Primary neocortical cell cultures

Primary P0-P2 neocortical cultures were prepared from WT Wistar rats, as previously described (Turko et al., 2019). Briefly, dissected neocortex tissue was dissociated with Papain for 25 min (1.5 mg/ml; Merck) before trituration in BSA (10 mg/ml; Merck). Cells were then resuspended in Neurobasal A medium (supplemented with 1× B27, 1× Glutamax, and 100 U/ml Penicillin-Streptomycin; Thermo Fisher Scientific). Dissociated cells were grown in either 24-well or 6-well cell culture plates coated for 1 h with poly-L-lysine hydrobromide (20 µg/ml; Merck). For imaging with the luminescence plate reader, cells were plated in 500-µl droplets at 400 cells/µl (total: 2 × 105 cells per well of a 24-well plate). For Western blot analysis, cells were plated in 2-ml droplets at 500 cells/µl (total: 1 × 106 cells per well of a 6-well plate). Cultures were grown in humidified conditions at 37°C and 5% CO2. Cells were cultured until 20–22 d in vitro (DIV) before antibody treatment or fixation.

Immunohistochemistry

For reactivity screening, recombinant mAbs were stained on 20-µm sagittal unfixed mouse brain sections mounted on glass slides. After thawing, tissue was rinsed with PBS, and then blocking solution (PBS supplemented with 2% BSA [Roth] and 5% Normal Goat Serum [Abcam]) was applied for 1 h at room temperature. As primary antibodies, undiluted HEK293T cell supernatants containing recombinant mAbs were incubated overnight at 4°C. After washing three times with PBS, Alexa Fluor 488–conjugated goat anti-human IgG (1:1,000; Dianova; #109-545-003) diluted in blocking solution was added for 2 h at room temperature, before an additional three-time washing and mounting using DAPI-containing Fluoroshield.

For costainings (Fig. 1, B–E; and Fig. S2, A–D), purified recombinant human mAbs were used at 5 µg/ml, and tissue was fixed with 4% paraformaldehyde (PFA) and stained following the same protocol, but using blocking solution supplemented with 0.1% Triton X-100 (Chemsolute). For costainings, commercial antibodies rabbit anti–GABAAR α1 (1:250; Abcam; #ab33299), guinea pig anti-VGAT (1:500; Synaptic Systems; #131004), chicken anti-MAP2 (1:1,000; Thermo Fisher Scientific; #PA1-16751), rabbit anti-MAP2 (1:1,000; Merck; #AB5622), Alexa Fluor 568–conjugated goat anti-chicken IgG (1:500; Invitrogen; #AB_2534098), Alexa Fluor 647–conjugated goat anti–guinea pig IgG (1:1,000; Invitrogen; #A21450), and Alexa Fluor 594–conjugated goat anti-rabbit IgG (1:1,000; Dianova; #111-585-003) were used, and stainings were examined under an inverted fluorescence microscope (Olympus CKX41, Leica DMI6000) or for confocal and large-scale tiling images taken with a cooled electron multiplying charge coupled device camera (Rolera-MGi PLUS, QImaging). For β-subunit stainings (Fig. S2, F–H), unfixed murine brain sections and the commercial antibodies guinea pig anti–GABAAR-β1 (1:500; Synaptic Systems; #224705), guinea pig anti–GABAAR-β2 (1:500; Synaptic Systems; #224805), and rabbit anti–GABAAR-β3 (1:500; Synaptic Systems; #224403) were used.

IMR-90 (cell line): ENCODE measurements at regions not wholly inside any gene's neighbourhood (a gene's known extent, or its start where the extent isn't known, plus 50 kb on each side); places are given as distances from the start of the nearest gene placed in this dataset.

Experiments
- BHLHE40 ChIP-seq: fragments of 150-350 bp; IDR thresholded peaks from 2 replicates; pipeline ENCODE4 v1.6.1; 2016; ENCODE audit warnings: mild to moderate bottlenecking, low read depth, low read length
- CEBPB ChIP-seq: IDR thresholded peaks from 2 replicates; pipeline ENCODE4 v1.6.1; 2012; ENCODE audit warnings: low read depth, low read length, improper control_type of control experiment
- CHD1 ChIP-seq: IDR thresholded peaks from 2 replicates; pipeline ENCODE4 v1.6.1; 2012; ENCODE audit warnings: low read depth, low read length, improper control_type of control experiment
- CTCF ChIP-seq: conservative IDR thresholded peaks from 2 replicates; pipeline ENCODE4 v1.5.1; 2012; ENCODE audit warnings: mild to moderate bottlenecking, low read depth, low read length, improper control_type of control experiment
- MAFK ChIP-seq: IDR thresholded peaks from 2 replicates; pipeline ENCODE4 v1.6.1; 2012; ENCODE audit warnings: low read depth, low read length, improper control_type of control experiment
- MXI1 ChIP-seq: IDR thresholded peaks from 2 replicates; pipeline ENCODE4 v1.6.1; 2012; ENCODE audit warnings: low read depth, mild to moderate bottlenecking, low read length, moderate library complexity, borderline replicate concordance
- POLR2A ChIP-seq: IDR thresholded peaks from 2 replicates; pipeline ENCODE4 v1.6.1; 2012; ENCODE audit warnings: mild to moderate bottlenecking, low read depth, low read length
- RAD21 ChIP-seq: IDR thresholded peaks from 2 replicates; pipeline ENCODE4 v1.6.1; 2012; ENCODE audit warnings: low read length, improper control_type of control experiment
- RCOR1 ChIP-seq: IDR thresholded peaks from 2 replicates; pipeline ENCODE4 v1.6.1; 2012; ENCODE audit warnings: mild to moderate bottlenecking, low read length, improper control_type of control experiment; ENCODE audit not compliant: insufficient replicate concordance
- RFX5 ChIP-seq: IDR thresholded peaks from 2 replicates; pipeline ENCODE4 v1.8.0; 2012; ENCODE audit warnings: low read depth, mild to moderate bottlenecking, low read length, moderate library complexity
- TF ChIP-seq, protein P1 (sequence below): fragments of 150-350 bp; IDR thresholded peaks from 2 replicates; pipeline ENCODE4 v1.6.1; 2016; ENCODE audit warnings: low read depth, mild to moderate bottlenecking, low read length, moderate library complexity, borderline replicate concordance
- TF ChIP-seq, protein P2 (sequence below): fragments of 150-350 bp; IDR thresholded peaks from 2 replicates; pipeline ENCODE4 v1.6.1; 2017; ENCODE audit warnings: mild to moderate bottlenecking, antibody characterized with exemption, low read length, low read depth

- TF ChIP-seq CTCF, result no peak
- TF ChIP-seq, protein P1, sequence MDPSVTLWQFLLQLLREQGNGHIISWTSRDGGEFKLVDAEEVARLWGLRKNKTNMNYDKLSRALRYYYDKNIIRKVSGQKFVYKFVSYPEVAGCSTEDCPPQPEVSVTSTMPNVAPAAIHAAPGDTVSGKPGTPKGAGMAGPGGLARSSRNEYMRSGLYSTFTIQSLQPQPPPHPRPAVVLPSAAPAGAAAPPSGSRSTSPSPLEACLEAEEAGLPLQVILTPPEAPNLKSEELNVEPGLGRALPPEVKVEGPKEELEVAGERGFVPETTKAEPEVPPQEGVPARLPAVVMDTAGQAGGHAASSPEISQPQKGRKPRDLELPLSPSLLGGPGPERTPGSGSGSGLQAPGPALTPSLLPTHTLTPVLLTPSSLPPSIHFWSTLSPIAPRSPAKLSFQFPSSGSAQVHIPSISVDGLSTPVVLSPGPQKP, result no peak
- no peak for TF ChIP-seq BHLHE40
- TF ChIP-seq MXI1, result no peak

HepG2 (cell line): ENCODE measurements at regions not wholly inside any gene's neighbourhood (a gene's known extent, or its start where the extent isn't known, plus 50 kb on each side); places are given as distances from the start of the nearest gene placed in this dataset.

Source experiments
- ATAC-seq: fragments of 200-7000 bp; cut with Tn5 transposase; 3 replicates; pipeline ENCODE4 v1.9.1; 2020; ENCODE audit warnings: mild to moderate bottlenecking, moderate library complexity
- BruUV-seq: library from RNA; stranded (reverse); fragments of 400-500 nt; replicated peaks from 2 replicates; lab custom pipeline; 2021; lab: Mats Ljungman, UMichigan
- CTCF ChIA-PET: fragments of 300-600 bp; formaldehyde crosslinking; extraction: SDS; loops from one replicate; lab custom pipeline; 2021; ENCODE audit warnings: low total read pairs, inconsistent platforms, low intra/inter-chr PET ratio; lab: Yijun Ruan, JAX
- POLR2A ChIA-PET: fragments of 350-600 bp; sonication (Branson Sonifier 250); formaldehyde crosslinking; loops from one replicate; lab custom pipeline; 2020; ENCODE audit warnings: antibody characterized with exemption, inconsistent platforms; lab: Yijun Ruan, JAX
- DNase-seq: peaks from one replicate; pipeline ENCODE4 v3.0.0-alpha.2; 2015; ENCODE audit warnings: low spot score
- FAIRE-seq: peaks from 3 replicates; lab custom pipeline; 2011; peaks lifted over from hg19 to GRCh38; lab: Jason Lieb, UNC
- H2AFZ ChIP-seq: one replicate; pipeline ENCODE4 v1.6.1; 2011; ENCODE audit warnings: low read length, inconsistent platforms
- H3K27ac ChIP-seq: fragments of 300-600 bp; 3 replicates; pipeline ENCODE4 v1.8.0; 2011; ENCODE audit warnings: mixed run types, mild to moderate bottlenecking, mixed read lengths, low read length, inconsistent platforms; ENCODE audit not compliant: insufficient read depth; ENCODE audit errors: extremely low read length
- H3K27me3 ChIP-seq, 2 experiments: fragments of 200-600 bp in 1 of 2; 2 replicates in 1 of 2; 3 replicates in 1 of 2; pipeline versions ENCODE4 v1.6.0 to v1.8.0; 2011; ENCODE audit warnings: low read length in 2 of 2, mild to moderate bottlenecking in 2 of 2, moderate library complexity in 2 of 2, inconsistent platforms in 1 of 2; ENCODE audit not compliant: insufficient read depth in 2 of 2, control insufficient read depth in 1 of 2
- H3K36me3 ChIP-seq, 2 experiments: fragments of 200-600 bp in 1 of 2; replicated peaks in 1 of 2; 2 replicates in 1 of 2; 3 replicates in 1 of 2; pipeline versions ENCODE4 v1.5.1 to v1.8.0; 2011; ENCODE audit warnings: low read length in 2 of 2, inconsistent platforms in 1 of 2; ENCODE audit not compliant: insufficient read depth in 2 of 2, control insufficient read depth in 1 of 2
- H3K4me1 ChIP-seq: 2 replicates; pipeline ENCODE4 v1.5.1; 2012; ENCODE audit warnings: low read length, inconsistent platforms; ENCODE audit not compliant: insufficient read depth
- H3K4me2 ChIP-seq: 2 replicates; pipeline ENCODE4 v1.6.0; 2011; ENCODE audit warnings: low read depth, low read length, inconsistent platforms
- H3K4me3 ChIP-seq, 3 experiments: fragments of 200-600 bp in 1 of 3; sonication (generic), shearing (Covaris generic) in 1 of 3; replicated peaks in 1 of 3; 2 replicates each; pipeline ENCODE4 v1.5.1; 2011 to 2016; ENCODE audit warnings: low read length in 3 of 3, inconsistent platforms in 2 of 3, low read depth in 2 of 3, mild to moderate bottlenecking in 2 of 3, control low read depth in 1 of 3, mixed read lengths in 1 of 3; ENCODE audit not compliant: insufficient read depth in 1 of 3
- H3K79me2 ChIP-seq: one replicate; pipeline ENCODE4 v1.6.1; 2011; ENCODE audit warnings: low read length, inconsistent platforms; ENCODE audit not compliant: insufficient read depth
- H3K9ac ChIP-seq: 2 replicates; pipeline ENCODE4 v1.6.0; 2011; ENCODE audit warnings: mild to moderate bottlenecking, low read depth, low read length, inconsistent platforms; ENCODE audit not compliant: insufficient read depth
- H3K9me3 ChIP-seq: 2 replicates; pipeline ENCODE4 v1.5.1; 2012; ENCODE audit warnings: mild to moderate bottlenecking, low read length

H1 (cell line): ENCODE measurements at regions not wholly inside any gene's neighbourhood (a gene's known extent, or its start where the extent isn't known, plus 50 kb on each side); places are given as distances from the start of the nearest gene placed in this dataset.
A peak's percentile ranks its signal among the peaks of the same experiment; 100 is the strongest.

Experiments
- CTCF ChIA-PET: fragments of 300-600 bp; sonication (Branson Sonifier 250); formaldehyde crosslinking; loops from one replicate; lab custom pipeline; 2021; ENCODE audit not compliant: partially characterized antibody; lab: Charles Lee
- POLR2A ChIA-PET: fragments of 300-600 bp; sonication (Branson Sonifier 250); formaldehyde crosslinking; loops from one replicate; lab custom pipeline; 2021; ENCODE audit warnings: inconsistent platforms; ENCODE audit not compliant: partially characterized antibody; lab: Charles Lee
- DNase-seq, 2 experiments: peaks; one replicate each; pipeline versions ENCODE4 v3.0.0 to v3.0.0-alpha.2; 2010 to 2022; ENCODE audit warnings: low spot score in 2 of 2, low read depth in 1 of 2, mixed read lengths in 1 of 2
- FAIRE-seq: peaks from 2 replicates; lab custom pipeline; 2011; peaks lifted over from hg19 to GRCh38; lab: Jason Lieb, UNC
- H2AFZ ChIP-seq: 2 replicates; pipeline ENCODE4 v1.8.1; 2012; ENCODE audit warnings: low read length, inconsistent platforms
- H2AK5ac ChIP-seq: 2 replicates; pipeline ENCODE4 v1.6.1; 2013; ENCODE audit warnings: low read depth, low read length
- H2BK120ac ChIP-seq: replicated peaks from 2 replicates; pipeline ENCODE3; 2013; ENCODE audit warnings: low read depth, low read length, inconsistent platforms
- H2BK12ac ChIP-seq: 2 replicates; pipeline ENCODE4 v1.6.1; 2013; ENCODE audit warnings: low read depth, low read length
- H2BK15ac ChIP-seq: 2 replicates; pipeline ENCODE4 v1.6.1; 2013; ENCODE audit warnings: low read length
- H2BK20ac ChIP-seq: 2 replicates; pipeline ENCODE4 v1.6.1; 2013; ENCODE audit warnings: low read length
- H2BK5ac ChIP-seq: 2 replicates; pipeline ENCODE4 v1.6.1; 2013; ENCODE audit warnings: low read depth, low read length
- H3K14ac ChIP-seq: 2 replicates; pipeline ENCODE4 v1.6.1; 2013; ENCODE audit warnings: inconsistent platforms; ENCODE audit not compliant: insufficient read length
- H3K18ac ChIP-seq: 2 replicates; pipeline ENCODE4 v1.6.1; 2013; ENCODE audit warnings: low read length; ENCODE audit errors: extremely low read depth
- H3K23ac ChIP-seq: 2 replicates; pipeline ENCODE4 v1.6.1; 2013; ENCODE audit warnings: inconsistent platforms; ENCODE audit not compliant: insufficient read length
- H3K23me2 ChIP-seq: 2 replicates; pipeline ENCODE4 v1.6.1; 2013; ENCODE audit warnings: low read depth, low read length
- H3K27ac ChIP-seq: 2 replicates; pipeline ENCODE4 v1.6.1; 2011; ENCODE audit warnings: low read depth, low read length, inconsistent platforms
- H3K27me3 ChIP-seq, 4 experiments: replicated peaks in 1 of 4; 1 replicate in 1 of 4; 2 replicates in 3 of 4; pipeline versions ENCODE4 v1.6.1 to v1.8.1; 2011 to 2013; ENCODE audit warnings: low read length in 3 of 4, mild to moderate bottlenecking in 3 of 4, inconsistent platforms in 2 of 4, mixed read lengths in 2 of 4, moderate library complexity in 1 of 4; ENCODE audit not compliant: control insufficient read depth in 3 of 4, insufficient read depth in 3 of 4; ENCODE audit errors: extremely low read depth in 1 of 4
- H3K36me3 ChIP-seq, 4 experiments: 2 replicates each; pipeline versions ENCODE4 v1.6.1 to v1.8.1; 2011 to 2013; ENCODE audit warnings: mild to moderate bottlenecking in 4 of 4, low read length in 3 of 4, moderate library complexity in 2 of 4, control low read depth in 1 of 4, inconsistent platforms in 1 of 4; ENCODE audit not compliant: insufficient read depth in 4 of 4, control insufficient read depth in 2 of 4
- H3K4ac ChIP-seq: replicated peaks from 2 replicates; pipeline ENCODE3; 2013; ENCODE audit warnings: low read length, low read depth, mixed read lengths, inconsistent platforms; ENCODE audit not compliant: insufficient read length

CBAs

HEK293T cells were cultured on poly-L-lysine–coated coverslips, transiently cotransfected with plasmids (kindly provided by Prof. Kneussel from the Center of Molecular Neurobiology in Hamburg, Germany) to express rat α1β3 or α1β3γ2 GABAAR, and 48 h later used for live-cell immunostainings following our described protocol, with reduced incubation time for primary antibodies to 1 h at room temperature followed by PFA fixation.

For neuronal live-cell stainings, DIV 20–22 live WT neocortical rat neurons were stained with human mAbs for 30 min in a cell culture incubator at 37°C and 5% CO2, then washed once before PFA fixation and secondary antibody application as above. For neuronal costainings, cultured neurons were washed and then first fixed with PFA, before application of blocking solution supplemented with 0.1% Triton X-100 for permeabilization followed by costaining procedures as described above.

GABAAR-negative mAbs with intense tissue reactivity were screened for established neural antigens using commercial panel tests (Euroimmun AG).

Polyreactivity ELISA